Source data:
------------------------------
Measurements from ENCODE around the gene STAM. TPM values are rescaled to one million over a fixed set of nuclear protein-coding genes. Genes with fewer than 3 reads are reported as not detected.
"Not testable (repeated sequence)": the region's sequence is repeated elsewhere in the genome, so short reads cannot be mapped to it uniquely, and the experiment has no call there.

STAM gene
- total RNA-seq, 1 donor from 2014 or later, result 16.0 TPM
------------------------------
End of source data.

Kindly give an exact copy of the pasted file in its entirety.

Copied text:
Measurements from ENCODE around the gene STAM. TPM values are rescaled to one million over a fixed set of nuclear protein-coding genes. Genes with fewer than 3 reads are reported as not detected.
"Not testable (repeated sequence)": the region's sequence is repeated elsewhere in the genome, so short reads cannot be mapped to it uniquely, and the experiment has no call there.

STAM gene
- total RNA-seq, 1 donor from 2014 or later, result 16.0 TPM